Monday, March 9, 2015

Colorado Supreme Court People v. Munoz-Gutierrez 14SA187

Decision here.

   An officer working a drug interdiction assignment pulled Munoz-Gutierrez over for weaving across the fog line.  There was a bit of a language barrier, but they were able to communicate (especially after the arrival of another officer who spoke a little more Spanish, albeit not fluently).

   The cops did that thing where they give someone a warning, tell them they're free to go, and then ask them if they'd mind answering a few more questions.  They asked (in Spanish) if there was anything illegal in the car, and after Munoz-Gutierrez denied that they asked if they could search.  He gave consent (apparently through body language, the decision doesn't specify how).  They brought out a written consent form, but Munoz-Gutierrez's education wasn't really sufficient for him to understand it (although it was in Spanish), and he signed on the wrong line.

   They searched the car and found enough marijuana for it to be illegal even in Colorado.  Munoz-Gutierrez was arrested, but the trial court later found that his consent was invalid because the cops didn't explain to him beforehand that he had the right to refuse.  The people filed an interlocutory appeal.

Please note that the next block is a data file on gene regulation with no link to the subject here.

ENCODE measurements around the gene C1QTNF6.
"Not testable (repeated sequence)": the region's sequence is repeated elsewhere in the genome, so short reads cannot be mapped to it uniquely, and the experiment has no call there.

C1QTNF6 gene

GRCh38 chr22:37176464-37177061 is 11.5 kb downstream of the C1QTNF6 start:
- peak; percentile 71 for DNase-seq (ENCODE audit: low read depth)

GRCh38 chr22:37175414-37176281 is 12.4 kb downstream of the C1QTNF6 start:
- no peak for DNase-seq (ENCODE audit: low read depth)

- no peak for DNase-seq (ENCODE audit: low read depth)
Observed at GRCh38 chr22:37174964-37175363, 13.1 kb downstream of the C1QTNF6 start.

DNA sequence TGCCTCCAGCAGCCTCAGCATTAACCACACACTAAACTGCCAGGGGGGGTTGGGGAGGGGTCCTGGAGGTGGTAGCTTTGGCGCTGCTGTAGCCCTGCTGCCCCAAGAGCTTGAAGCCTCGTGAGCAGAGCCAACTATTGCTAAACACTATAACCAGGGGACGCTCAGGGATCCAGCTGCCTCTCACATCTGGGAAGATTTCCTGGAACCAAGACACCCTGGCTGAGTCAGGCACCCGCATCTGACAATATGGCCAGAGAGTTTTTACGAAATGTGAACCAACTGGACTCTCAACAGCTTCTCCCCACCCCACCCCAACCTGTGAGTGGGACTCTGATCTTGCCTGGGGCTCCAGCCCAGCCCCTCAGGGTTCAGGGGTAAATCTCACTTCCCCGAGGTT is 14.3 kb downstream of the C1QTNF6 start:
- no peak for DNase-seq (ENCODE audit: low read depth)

Before searching based solely on consent, C.R.S. 16-3-310 requires police officers in Colorado to explain to someone that they are being asked to voluntarily consent to a search and that they have the right to refuse.  It's not something we're required to recite verbatim, and failure to advise a person as required is only considered a factor in whether or not the consent was voluntary.

   In this case, the Colorado Supreme Court held that the trial court incorrectly treated the lack of required advisement as fatal to the voluntariness of a search.  As far as the courts are concerned, the real question is whether the consent is due to unduly coercive conduct by the police which overbears the defendant's will.  Factors which the courts consider include: the age, education, and intelligence of the defendant; the duration, location, and circumstances of the search; the consenting person's state of mind; and anything else that could have affected the defendant's free and unconstrained choice in consenting to the search.

   In this case, the court held that although the police didn't give the proper advisement of Munoz-Gutierrez's right to refuse, and although that factored against them, they still didn't overbear his will.  The order suppressing the search was reversed, and this case was remanded to the trial court for further proceedings.